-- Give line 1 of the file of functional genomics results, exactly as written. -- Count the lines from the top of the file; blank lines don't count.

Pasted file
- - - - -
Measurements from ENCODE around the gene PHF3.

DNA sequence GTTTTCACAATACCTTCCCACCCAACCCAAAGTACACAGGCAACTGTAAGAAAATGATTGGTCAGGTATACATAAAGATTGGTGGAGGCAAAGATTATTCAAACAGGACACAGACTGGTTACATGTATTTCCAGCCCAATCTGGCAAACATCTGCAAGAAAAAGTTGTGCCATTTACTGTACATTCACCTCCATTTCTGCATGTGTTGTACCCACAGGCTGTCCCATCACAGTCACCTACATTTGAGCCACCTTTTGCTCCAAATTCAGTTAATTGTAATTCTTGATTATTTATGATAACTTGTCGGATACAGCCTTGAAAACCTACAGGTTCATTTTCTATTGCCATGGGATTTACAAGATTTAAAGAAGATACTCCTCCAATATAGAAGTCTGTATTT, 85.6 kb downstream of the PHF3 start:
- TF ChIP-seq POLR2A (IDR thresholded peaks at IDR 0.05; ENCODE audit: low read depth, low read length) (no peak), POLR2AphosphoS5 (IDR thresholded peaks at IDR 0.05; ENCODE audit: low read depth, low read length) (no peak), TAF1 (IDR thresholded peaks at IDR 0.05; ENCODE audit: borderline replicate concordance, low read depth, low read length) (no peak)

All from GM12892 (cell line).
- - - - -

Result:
Measurements from ENCODE around the gene PHF3.